Flexibility of Timescales of Evidence Evaluation for Decision Making

Preetham Ganupuru, Adam B. Goldring, Rashed Harun, Timothy Hanks

Research output: Contribution to journalArticlepeer-review

7 Scopus citations


To understand the neural mechanisms that support decision making, it is critical to characterize the timescale of evidence evaluation. Recent work has shown that subjects can adaptively adjust the timescale of evidence evaluation across blocks of trials depending on context [1]. However, it's currently unknown if adjustments to evidence evaluation occur online during deliberations based on a single stream of evidence. To examine this question, we employed a change-detection task in which subjects report their level of confidence in judging whether there has been a change in a stochastic auditory stimulus. Using a combination of psychophysical reverse correlation analyses and single-trial behavioral modeling, we compared the time period over which sensory information has leverage on detection report choices versus confidence. We demonstrate that the length of this period differs on separate sets of trials based on what's being reported. Surprisingly, confidence judgments on trials with no detection report are influenced by evidence occurring earlier than the time period of influence for detection reports. Our findings call into question models of decision formation involving static parameters that yield a singular timescale of evidence evaluation and instead suggest that the brain represents and utilizes multiple timescales of evidence evaluation during deliberation. Evidence evaluation helps to guide decision making. Ganupuru et al. show that individuals can flexibly adjust the timescale of evaluation of past evidence depending on the type of decision they make. In particular, timescales of evaluation are markedly shorter for change-detection reports than for confidence judgments in which no change has occurred.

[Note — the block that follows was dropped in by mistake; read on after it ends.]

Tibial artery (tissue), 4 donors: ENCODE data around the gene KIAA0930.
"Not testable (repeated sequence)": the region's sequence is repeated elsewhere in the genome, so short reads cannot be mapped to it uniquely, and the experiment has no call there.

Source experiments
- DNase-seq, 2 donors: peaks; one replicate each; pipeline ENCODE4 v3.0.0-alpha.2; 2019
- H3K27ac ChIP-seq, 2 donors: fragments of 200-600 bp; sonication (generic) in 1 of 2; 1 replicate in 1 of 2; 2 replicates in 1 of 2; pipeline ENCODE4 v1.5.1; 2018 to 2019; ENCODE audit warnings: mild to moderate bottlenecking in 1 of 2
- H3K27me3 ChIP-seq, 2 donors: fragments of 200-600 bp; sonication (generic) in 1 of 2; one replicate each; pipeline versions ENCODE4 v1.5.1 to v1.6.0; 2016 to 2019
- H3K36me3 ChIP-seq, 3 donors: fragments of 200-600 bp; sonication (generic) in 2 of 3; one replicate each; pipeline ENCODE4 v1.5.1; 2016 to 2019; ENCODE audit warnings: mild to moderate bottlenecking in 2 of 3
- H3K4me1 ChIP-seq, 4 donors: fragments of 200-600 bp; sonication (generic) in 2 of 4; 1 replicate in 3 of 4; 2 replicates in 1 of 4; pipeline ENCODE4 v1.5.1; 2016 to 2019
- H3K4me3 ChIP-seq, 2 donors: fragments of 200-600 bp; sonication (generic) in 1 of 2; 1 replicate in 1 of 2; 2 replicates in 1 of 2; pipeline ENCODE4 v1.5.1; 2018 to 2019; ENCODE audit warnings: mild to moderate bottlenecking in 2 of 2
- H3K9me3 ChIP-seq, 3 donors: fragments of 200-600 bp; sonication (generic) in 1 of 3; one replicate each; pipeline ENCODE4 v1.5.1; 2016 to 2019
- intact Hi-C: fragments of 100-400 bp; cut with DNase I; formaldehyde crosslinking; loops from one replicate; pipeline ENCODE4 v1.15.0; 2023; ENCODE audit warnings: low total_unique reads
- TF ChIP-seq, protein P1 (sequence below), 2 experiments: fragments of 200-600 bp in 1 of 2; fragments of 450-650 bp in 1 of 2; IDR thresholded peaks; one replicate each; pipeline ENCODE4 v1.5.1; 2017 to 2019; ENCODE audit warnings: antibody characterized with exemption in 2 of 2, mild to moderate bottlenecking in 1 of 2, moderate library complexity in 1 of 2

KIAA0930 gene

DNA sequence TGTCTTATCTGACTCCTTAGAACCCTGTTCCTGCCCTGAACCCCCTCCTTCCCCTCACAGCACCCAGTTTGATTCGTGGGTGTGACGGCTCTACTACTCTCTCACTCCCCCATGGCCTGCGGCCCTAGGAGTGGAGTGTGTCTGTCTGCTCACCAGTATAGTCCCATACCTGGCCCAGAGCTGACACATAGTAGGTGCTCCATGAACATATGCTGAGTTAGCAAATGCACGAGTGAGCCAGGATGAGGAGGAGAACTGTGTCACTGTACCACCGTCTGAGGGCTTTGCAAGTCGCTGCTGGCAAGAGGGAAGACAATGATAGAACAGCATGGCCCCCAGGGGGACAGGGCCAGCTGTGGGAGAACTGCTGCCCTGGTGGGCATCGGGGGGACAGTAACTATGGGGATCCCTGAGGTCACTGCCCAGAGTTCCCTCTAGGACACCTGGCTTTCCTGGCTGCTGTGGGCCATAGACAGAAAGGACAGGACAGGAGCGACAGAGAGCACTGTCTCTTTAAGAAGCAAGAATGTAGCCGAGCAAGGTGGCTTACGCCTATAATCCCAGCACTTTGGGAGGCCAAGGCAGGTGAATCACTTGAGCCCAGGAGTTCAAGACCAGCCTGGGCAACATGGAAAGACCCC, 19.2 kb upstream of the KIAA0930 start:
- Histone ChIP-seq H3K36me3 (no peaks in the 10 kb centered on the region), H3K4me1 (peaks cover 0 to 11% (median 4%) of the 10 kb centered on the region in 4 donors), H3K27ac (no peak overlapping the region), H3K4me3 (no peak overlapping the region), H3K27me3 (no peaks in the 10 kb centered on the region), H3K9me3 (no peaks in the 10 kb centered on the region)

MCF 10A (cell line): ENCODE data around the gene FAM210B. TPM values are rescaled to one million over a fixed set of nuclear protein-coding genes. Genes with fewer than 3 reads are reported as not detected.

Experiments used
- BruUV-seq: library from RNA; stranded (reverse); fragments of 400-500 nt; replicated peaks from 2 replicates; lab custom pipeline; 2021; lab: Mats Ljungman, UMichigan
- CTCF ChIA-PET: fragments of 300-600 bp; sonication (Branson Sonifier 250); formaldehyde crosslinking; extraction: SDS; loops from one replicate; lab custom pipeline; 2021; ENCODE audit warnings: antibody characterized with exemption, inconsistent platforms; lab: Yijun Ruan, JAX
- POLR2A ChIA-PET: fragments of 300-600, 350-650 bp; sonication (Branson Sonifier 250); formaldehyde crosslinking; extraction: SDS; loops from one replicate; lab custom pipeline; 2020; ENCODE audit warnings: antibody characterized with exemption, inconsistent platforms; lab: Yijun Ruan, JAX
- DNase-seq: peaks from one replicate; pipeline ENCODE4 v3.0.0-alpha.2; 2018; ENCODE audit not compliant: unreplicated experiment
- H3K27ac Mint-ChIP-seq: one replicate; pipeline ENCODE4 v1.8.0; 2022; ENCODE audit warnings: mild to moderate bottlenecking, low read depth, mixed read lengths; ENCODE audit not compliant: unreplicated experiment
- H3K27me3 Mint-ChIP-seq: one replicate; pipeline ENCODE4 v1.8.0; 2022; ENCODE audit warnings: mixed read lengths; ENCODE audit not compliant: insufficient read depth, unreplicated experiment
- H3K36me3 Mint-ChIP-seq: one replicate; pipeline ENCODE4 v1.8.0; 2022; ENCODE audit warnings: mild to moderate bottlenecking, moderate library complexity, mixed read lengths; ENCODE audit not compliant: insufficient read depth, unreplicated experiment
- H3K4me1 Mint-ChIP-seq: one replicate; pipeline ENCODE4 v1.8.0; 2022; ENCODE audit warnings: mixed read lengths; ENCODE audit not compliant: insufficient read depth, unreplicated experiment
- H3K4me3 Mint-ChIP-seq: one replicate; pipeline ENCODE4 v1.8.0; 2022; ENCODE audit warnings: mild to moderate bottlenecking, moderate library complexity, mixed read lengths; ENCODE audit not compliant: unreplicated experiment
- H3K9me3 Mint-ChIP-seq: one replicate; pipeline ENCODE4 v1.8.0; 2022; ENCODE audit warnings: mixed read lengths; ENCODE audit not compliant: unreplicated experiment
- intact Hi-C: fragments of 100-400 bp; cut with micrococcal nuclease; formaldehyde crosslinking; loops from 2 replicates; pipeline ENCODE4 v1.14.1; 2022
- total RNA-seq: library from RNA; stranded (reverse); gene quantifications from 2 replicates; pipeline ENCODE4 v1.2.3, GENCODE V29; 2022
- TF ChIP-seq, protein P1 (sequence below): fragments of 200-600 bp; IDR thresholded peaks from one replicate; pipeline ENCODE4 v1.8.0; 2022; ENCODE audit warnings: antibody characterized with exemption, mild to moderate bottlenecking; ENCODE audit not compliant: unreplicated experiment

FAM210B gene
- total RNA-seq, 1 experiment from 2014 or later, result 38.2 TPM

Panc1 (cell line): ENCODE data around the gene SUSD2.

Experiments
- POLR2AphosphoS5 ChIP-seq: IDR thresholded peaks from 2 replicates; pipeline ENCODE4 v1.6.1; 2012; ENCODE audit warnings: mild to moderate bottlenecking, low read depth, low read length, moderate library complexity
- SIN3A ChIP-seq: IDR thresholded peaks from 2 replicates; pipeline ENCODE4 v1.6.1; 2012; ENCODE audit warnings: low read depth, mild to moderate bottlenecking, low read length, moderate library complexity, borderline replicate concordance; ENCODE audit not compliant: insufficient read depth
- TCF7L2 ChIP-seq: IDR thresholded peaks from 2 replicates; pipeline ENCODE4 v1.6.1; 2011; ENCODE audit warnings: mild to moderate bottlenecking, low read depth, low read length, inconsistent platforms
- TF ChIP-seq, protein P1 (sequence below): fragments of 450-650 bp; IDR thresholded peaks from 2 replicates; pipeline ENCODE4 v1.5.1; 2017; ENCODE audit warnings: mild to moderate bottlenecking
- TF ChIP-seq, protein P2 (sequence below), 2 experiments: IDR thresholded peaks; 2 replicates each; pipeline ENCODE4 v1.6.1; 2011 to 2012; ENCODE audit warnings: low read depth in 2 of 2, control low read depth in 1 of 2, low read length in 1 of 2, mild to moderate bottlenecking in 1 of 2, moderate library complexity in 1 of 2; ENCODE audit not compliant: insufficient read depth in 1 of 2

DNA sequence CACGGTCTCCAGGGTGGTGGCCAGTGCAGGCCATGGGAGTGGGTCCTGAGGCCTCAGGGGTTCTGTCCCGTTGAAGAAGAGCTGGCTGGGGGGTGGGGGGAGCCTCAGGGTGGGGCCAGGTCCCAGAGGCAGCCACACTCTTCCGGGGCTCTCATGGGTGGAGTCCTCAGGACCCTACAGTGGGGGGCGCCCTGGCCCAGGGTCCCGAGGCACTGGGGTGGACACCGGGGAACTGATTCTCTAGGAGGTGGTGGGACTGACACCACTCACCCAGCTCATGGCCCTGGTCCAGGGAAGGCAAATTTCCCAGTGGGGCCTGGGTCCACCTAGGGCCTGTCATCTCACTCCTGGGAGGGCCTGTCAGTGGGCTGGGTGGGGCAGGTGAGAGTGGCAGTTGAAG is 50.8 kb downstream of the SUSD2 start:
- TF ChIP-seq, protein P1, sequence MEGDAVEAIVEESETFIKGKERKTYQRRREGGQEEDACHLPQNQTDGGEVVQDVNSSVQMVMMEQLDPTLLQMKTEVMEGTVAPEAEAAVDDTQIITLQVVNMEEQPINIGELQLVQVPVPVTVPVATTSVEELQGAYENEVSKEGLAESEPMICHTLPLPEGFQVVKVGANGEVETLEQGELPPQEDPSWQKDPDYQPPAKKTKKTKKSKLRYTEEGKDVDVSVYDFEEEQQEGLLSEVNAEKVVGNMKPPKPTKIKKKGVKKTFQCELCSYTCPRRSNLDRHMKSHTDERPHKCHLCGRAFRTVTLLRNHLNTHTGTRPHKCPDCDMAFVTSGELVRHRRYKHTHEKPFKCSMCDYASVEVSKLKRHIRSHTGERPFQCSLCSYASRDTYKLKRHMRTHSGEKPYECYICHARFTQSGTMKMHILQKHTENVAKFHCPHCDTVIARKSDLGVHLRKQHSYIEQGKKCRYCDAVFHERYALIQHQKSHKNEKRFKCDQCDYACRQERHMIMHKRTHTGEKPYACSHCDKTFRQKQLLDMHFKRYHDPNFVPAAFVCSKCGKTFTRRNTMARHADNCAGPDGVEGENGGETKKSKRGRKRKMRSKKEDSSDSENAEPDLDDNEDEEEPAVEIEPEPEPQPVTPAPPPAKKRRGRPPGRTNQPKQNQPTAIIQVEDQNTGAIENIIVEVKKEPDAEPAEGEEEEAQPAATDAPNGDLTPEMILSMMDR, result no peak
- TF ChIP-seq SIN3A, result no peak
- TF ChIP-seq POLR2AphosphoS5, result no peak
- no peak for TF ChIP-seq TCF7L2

Original languageEnglish (US)
Pages (from-to)2091-2097.e4
JournalCurrent Biology
Issue number12
StatePublished - Jun 17 2019


  • audition
  • behavioral modeling
  • change detection
  • cognitive flexibility
  • confidence
  • decision making
  • evidence evaluation
  • human
  • psychophysics
  • timescale

ASJC Scopus subject areas

  • Biochemistry, Genetics and Molecular Biology(all)
  • Agricultural and Biological Sciences(all)


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